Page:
Rural electric co-ops say a bill to increase use of renewable energy sources will instead cause unaffordable spikes in electricity bills for their customers.
On Monday, the Senate State, Veterans and Military Affairs committee voted along party lines to approve Senate Bill 13-252. The bill requires certain rural electric associations and co-ops to increase their use of renewable energy sources from 10 percent by 25 percent by 2020.
The bill is now awaiting final action from the Senate.
SB 252 targets two cooperative electricity associations: Tri-State Generation and Transmission, and its 18 Colorado member co-ops; and Intermountain Rural Electricity Association (IREA).
The bill doesn’t target them by name. It instead calls for higher standards for generation and transmission companies that provide wholesale electricity to its members; or cooperative electricity associations with more than 100,000 meters. Tri-State and IREA are the only two entities that fit those definitions.
Senate President John Morse (D-Colorado Springs) claimed increasing the renewable energy standard for rural electric providers will have a “profound” impact on air quality. The bill limits increases on utility bills to 2 percent to cover the higher costs, but opponents claimed that requirement lacks enforcement.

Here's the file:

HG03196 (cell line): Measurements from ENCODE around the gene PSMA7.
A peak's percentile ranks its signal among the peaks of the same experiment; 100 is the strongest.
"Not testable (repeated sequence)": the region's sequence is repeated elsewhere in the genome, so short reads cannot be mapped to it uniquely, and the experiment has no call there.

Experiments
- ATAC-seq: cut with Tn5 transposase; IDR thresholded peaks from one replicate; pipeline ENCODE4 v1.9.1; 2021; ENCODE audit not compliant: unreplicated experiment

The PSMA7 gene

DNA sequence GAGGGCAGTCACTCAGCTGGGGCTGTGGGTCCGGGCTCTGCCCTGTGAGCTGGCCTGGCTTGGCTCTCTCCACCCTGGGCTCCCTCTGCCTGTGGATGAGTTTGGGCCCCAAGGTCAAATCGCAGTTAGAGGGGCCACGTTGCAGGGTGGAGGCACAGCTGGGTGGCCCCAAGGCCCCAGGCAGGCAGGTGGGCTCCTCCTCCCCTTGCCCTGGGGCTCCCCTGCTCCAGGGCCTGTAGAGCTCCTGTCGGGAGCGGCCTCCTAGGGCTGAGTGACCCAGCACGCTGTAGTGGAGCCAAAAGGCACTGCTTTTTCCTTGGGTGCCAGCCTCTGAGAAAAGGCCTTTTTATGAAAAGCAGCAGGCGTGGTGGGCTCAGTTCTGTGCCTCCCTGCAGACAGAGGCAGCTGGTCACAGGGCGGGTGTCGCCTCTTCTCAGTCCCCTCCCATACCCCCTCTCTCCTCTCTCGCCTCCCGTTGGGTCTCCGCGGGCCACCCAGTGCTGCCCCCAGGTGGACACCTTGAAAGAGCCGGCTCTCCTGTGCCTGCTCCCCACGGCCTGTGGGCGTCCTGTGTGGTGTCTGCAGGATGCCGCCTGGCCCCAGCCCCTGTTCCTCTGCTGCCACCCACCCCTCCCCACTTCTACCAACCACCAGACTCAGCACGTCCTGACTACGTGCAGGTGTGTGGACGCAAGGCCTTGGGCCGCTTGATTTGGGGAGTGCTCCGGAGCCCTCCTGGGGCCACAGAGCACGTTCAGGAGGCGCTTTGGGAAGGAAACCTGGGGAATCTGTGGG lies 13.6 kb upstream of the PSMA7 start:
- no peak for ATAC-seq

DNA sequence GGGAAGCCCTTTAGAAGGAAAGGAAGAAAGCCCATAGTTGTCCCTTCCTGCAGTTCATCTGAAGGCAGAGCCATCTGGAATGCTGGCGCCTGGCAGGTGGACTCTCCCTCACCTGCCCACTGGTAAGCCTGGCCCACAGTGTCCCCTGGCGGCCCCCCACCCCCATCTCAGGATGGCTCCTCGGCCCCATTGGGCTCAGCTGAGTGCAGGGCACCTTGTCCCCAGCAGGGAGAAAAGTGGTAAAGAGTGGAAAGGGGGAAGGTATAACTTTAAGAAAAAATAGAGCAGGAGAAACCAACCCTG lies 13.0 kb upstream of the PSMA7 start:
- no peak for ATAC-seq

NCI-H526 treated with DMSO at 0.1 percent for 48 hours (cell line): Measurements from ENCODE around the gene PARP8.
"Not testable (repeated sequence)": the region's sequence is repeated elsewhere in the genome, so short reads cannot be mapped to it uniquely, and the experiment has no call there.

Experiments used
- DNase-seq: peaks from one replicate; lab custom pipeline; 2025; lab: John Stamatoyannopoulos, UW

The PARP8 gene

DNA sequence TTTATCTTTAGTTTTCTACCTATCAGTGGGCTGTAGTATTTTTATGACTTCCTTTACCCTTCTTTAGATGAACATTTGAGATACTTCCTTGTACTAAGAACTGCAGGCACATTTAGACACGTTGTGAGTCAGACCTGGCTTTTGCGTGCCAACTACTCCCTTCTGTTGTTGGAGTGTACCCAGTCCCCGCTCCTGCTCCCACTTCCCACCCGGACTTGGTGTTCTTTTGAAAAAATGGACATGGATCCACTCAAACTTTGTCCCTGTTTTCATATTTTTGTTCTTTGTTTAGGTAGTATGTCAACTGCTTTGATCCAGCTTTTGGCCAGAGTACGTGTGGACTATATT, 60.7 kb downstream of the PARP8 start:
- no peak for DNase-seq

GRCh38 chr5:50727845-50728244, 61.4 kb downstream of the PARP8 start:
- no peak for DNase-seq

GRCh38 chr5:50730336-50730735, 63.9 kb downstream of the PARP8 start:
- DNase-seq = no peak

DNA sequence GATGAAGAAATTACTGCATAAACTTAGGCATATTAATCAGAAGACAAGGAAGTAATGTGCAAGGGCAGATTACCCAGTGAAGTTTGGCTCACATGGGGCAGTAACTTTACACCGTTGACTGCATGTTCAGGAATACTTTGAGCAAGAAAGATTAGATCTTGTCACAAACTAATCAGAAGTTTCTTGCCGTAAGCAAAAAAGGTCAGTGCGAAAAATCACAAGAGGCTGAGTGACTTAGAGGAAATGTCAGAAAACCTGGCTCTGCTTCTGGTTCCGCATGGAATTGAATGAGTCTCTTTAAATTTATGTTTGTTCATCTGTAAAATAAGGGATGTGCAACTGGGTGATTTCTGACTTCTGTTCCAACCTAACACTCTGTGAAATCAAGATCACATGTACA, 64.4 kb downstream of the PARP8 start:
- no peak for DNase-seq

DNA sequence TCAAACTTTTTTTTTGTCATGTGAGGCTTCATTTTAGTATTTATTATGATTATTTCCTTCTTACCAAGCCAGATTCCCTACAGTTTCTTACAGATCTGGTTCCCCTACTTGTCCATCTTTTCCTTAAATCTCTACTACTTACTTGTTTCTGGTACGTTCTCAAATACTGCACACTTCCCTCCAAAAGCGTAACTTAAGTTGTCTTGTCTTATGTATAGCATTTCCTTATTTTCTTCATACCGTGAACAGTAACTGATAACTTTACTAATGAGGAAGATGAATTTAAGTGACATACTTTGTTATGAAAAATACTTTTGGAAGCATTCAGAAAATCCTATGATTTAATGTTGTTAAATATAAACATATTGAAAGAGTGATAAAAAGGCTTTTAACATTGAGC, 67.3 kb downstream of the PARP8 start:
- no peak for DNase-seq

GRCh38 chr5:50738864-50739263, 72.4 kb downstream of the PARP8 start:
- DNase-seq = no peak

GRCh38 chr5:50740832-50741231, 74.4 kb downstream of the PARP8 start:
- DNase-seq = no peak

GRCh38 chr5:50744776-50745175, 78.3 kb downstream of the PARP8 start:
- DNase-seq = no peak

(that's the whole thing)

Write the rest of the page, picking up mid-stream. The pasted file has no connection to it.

Currently, the state defines eligible renewable resources as solar, wind, geothermal, biomass and new hydroelectric power created prior to 2005. SB 252 adds two new sources: coal mine methane and a process for burning trash without oxygen, known as pyrolysis.
Supporters of SB 252 testified that the bill will create more jobs in the renewable energy industry.
That included testimony from RES Americas, which operates wind farms throughout Colorado; wind turbine manufacturer Vestas, and several manufacturers of solar panels.
Anna Giovinetto of RES Americas noted that increasing use of renewable energy results in more stable costs, and in other states that has not caused increased electricity costs.
She also noted that while SB 252 places a 2 percent cap on increases in electric bills, use of fossil fuels has no such limit. SB 252 “levels the playing field” and creates clean energy jobs, she said.
Mark Stacy of Iberdrola Renewables in Cheyenne, Wyo., said that renewable energy provides new streams of revenue for ranching and farming families with only a land loss of 2 percent to the renewables’ footprint.
Ron Binz, a former Colorado Public Utilities Commissioner, said claims from Tri-State that SB 252 would cost the company $3 billion by 2020 were not believable.
Binz said those figures are for the capital costs tied to building new natural gas plants or transmission lines and would be spread out over decades.